Hummingbirds and ancient bees are responsible for the color and shape of nasturtium blossoms and have a unique view of them, explains Jeanne over salad.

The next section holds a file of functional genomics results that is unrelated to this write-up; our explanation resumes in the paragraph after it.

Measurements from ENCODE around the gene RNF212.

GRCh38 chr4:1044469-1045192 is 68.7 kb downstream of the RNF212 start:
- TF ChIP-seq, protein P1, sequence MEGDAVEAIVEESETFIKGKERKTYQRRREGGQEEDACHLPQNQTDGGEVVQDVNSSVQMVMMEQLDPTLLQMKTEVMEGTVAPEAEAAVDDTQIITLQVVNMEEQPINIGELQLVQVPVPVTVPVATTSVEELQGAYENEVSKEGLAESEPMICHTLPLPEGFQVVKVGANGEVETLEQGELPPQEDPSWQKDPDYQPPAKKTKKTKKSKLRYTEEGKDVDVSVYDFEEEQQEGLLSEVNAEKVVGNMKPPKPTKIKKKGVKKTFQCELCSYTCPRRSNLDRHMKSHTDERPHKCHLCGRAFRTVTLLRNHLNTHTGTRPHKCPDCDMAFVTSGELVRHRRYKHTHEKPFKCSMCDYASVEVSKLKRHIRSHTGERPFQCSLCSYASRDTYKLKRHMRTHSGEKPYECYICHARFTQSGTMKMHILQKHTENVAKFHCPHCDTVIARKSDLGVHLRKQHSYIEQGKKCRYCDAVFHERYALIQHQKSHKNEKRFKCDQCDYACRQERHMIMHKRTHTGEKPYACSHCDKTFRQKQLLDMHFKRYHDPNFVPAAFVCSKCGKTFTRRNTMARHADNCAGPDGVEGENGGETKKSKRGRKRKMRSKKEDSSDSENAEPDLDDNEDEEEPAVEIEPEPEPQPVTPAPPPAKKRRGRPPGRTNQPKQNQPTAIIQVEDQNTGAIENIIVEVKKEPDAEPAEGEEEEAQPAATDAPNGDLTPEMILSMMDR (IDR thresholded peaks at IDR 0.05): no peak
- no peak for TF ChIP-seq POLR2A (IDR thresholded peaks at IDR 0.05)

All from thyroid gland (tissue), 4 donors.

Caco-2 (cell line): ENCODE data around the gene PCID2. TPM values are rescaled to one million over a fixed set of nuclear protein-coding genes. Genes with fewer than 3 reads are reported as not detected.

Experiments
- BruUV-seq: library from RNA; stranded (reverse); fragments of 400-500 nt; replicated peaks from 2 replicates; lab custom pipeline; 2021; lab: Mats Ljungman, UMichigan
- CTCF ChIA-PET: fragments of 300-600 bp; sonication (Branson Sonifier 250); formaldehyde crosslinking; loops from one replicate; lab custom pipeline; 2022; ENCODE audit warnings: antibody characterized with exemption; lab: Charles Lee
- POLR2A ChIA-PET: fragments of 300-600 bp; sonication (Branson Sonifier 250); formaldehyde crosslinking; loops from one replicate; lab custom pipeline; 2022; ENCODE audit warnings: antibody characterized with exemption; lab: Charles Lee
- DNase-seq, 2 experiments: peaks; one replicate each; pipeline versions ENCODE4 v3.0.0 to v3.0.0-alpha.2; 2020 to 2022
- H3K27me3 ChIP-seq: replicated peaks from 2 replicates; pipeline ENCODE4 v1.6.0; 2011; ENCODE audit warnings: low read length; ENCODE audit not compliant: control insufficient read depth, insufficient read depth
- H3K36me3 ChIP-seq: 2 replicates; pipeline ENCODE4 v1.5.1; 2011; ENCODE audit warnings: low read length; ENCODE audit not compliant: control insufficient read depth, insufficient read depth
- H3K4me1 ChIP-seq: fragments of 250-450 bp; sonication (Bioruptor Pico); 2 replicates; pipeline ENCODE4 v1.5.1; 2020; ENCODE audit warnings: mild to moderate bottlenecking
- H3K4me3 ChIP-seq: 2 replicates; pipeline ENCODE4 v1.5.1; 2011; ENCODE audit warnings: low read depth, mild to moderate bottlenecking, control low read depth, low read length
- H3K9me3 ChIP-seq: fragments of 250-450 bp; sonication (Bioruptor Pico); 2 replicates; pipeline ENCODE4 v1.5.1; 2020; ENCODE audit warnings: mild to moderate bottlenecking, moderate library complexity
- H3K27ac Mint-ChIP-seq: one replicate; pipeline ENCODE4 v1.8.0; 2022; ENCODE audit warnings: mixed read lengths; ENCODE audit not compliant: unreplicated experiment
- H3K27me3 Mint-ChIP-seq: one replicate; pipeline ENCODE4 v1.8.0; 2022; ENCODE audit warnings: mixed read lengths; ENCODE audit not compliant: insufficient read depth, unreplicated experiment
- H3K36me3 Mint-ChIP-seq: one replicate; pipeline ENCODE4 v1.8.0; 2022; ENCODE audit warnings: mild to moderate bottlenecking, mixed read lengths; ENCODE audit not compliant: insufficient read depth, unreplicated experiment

Fall frost hasn’t yet claimed our nasturtiums (Tropaeolum majus; Tropaeolaceae family). The large, colorful blooms amidst the round leaves are still spilling over planting boxes. All parts of the plant are edible and boast spicy mustard oil glucosinolates, betraying the plant’s membership in the order Brassicales, along with the cruciferous vegetables and mustard in the Brassicaceae family, capers (Capparaceae), and papaya (Caricaceae; try the seeds, as suggested here). I’ve heard that the immature flower buds and immature seed pods can be pickled like capers, but I haven’t tried it yet. Mostly I use the flowers, throwing a few in a salad or chopping them coarsely with other herbs and stirring them into strained yogurt or butter to put on top of roasted vegetables or lentils. In addition to the mustardy kick, the sweet flower nectar adds to these dishes. Continue reading